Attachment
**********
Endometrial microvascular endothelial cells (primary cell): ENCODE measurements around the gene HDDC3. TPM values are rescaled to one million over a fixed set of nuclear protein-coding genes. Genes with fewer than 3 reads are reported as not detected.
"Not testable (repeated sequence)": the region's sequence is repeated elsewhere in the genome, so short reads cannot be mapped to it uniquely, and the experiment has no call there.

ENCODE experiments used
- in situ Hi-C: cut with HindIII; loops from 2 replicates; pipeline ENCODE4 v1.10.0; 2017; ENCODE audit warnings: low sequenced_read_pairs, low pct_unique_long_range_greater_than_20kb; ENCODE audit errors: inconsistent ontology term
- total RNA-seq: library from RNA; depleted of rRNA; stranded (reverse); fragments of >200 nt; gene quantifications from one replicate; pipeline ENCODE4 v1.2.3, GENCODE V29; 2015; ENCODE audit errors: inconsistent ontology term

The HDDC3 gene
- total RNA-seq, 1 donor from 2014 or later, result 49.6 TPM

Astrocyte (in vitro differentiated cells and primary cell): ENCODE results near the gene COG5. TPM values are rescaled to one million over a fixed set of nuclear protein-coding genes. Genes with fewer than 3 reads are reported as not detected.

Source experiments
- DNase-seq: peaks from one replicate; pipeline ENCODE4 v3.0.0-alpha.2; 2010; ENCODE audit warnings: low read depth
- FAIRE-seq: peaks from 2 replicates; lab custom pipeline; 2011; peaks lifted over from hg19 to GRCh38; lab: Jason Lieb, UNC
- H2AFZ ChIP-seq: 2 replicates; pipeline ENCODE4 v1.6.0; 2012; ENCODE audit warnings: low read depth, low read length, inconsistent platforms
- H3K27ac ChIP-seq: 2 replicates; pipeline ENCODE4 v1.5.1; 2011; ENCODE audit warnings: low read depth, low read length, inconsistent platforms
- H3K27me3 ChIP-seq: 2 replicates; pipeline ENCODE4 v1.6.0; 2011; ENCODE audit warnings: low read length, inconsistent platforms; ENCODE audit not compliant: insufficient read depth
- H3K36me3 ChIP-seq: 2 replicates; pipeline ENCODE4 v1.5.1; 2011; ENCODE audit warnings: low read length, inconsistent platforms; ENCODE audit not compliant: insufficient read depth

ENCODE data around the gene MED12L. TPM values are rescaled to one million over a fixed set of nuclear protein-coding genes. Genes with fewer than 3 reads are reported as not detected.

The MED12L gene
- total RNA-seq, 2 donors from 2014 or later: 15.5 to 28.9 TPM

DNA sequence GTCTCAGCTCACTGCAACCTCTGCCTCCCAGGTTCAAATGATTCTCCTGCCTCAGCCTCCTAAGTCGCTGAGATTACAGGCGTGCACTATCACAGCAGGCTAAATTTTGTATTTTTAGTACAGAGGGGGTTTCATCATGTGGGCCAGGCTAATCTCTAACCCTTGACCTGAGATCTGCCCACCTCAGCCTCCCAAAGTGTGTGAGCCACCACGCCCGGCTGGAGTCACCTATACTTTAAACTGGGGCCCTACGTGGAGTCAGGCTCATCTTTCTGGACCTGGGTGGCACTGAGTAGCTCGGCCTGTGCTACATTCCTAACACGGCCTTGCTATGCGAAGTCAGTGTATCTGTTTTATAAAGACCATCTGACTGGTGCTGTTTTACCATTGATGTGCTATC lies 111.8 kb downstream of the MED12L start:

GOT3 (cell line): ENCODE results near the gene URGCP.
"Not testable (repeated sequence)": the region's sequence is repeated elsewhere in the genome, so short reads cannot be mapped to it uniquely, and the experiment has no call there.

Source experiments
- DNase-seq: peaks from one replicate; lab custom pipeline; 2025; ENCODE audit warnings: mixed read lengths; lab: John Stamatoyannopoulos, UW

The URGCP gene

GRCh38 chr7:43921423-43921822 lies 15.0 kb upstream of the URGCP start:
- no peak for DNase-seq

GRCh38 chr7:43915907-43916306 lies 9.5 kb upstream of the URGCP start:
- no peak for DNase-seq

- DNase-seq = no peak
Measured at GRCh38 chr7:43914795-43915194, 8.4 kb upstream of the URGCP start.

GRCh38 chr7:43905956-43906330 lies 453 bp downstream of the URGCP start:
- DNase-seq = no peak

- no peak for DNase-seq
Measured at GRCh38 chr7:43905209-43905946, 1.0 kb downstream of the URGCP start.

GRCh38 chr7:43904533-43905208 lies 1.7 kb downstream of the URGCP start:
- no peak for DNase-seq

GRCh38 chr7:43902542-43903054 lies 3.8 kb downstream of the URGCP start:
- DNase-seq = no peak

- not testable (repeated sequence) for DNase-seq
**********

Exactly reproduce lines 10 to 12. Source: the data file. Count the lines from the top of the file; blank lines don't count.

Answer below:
- DNase-seq: peaks from one replicate; pipeline ENCODE4 v3.0.0-alpha.2; 2010; ENCODE audit warnings: low read depth
- FAIRE-seq: peaks from 2 replicates; lab custom pipeline; 2011; peaks lifted over from hg19 to GRCh38; lab: Jason Lieb, UNC
- H2AFZ ChIP-seq: 2 replicates; pipeline ENCODE4 v1.6.0; 2012; ENCODE audit warnings: low read depth, low read length, inconsistent platforms